This writing also actively refrains from using the identities of Latiné and Hispanic interchangeably as those who solely identify as Hispanic and not Latiné (i.e., those people with ancestry from Spain) are not meant to be included in this analysis. Generally, the Latiné identity includes those individuals who come from or have ancestors from Mexico, Dominican Republic, Puerto Rico, Cuba, some other Caribbean countries, Central America, and South America. The rich and varying diversity of the Latiné population creates some level of difficulty in analyzing bias and discrimination because the aggregation of so many extraordinary countries cannot possibly do justice to the unique peoples, cultures, and experiences of each. This writing is also limited in its inability to differentiate between those Latinés who identify as Indigenous, Black, White, Asian, Mestizo, or any other ethnic category.

Another difficulty in analyzing the effects of bias and discrimination on the Latiné community, particularly in context of the criminal legal system and capital punishment proceedings is the lack of data. The federal government has consistently collected data on the race of defendants, but some states have been slow to implement such measures and have only recently begun to use the all-to-broad identifiers of “Latino” and/or “Hispanic” to classify victims and defendants. Since more broad and inclusive data on the Latiné population and the various ethnonational identities that fall within its scope is deficient or nonexistent in many areas, this analysis has been supplemented with data collected on the Mexican population residing in the United States. This feels appropriate given that those of Mexican nationality or descent make up a majority of the Latiné population in the United States and many Latiné individuals deriving from other Latin American countries are wrongfully attributed Mexican ethnicity by an American populace largely biased toward that group. Mexican Americans also predominantly represent the Latiné population in capital executions: of the 127 Latiné men executed in the United States in the last fifty years, 103 were of Mexican descent.

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Though today's racism is more subtle than that of the past, it is not any less real or harmful. For American courts to “turn a blind eye to conduct that appears superficially race neutral but that in fact relies on prejudicial stereotypes based on race or ethnicity” illustrates the extreme depths to which racism has become entrenched in United States “justice” systems. American court systems need a major overhaul to ensure that all communities of color, but specifically Latiné communities that have long faced prejudice with so little attention provided to their plight, are given adequate protections where their lives become dependent upon the votes of twelve other human beings. Capital sentencing proceedings cannot hope to become wholly unbiased in a criminal legal system built upon racial inequity that consistently perpetuates and reaffirms societal prejudices.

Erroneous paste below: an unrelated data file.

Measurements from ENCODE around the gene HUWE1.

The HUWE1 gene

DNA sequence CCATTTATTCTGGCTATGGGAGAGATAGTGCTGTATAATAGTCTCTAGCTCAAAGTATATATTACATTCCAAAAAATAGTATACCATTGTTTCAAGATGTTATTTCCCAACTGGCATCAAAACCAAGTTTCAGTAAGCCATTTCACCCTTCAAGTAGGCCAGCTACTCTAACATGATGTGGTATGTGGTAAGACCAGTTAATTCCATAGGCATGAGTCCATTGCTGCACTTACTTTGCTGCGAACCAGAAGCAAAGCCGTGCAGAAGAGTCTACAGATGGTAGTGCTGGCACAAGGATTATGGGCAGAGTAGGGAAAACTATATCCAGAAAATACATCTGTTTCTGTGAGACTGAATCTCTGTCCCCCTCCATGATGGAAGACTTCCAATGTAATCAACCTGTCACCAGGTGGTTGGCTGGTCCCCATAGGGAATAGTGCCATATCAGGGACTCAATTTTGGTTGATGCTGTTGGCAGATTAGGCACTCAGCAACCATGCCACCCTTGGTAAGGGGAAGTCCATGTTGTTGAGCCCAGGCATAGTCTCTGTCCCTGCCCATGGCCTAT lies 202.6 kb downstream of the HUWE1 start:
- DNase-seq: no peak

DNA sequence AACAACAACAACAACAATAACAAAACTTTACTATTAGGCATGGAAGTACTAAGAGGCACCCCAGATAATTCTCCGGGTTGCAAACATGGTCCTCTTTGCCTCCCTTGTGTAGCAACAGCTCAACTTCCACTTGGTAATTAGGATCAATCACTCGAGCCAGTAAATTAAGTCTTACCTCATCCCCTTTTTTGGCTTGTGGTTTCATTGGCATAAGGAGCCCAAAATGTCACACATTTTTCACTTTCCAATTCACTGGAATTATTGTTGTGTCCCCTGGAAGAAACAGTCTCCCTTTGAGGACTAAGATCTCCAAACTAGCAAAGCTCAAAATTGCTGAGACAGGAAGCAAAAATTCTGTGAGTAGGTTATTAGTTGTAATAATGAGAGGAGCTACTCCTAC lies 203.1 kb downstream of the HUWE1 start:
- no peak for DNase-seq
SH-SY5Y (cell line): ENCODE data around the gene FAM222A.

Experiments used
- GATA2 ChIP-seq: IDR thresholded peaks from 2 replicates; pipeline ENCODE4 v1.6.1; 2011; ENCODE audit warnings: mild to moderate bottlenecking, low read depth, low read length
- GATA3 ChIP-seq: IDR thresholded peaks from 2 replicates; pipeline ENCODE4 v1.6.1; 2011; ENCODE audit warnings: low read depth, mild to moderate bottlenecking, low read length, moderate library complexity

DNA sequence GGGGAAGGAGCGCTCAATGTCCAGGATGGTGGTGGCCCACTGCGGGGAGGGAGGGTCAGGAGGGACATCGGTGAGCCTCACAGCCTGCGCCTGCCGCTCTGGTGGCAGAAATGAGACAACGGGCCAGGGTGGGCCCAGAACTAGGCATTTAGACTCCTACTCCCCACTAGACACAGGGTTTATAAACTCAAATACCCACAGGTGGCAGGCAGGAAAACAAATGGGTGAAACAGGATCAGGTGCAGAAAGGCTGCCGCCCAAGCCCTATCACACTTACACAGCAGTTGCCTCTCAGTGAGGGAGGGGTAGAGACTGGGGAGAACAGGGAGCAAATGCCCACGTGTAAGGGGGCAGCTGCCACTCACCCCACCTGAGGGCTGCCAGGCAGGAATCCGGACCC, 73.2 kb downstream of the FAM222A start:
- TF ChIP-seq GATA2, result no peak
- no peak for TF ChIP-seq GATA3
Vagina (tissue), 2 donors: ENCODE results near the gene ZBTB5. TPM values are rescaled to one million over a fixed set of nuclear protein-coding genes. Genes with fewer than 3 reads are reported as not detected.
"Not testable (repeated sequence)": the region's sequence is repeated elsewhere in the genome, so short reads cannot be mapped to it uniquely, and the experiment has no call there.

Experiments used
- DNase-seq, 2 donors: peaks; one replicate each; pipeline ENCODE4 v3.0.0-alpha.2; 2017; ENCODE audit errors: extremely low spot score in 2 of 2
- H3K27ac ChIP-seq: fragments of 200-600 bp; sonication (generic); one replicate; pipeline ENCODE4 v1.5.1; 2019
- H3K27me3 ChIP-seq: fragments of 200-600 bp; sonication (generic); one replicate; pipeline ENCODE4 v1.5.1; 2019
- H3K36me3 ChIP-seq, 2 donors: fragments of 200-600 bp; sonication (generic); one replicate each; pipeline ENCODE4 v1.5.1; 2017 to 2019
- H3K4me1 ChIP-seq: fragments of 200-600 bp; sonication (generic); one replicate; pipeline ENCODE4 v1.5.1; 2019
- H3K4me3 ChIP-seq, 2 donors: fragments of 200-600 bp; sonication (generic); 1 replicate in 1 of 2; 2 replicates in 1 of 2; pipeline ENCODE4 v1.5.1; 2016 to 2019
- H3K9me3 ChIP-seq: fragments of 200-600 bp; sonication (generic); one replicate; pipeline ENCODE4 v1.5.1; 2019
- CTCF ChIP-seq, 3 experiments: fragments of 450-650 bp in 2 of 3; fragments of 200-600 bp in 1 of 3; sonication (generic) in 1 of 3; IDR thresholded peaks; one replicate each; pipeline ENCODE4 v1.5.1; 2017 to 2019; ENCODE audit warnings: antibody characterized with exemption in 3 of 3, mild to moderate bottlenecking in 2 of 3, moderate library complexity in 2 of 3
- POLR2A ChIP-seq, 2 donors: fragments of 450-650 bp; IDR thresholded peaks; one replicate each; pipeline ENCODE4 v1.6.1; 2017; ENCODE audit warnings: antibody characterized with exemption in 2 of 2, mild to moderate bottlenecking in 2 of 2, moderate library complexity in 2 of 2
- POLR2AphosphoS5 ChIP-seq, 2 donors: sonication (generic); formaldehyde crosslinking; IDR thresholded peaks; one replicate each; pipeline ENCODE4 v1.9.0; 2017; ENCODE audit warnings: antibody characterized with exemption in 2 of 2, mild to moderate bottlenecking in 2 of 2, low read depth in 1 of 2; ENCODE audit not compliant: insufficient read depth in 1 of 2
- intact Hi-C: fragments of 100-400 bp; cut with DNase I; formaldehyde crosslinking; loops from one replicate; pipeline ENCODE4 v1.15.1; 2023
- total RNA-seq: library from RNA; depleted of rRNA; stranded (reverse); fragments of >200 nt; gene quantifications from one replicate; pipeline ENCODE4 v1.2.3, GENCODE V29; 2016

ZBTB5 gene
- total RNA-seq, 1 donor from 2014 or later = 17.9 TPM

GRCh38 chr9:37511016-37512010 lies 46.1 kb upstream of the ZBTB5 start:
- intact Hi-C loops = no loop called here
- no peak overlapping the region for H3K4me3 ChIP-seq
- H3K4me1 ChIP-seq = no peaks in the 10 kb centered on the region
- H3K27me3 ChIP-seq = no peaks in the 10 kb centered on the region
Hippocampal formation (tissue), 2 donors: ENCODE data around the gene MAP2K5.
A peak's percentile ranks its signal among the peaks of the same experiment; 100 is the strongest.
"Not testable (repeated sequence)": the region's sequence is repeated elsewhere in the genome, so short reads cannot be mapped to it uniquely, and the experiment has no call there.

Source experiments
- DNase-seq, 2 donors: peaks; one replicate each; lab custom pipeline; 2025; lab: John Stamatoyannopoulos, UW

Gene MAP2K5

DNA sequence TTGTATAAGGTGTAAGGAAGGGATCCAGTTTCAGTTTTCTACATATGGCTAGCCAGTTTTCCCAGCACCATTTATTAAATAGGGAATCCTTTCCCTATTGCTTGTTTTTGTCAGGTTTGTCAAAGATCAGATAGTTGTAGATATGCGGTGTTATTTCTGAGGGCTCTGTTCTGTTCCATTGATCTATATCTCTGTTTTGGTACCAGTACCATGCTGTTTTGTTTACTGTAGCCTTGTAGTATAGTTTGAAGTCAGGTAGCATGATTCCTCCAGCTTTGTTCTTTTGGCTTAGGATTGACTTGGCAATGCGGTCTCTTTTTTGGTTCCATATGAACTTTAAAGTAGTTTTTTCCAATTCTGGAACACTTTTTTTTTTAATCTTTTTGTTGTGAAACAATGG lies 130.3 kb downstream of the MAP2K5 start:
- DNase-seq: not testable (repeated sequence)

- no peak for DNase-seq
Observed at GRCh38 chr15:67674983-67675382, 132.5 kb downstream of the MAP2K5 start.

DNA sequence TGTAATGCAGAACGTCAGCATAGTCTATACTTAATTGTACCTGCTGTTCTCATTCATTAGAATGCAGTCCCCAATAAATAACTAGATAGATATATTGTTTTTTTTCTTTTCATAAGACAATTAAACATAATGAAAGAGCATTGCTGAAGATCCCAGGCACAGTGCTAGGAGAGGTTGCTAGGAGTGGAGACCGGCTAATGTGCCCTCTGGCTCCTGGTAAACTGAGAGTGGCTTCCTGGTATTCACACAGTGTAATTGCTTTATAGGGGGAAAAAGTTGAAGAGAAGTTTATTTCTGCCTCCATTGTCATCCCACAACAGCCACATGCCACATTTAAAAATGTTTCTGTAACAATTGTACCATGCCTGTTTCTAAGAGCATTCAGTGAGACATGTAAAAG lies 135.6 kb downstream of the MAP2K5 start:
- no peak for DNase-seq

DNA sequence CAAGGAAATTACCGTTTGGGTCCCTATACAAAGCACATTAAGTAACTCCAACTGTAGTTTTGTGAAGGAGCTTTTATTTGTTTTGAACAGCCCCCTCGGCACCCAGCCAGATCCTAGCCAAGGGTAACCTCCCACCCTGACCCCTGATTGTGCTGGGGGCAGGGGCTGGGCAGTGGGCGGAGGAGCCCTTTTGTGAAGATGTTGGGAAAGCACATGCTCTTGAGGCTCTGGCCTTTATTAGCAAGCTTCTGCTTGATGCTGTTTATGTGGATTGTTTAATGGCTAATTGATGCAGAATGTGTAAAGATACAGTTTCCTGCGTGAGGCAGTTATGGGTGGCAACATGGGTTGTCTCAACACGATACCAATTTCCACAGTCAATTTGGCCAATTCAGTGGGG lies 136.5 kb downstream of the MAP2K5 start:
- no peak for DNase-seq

While the best option for lessening racial bias in future dangerousness jurisdictions remains abolition of the vestigial question altogether, such radical change to the law is likely to remain unattainable and unwelcome by those jurisdictions that have upheld its scheme for so long. More moderate propositions such as race-switching and unconscious bias instructions, while not flawless in their execution, present great potential for bringing awareness to and limiting the role of implicit racial bias in capital sentencing. Ever greater potential exists in the even more progressive proposal to require that all capital defendants are judged by a jury composed of members of their own race - or at least members of other minority communities - who have a better understanding of and respect for the lived experiences of the defendants. Changes to capital sentencing procedures in future dangerousness states and all jurisdictions in which capital punishment is sanctioned will promote a more racially equitable assessment of Latiné defendants. Substantial reform will not only aid those marginalized communities of color but all people who look to United States courts to uphold the law in an honorable and just manner.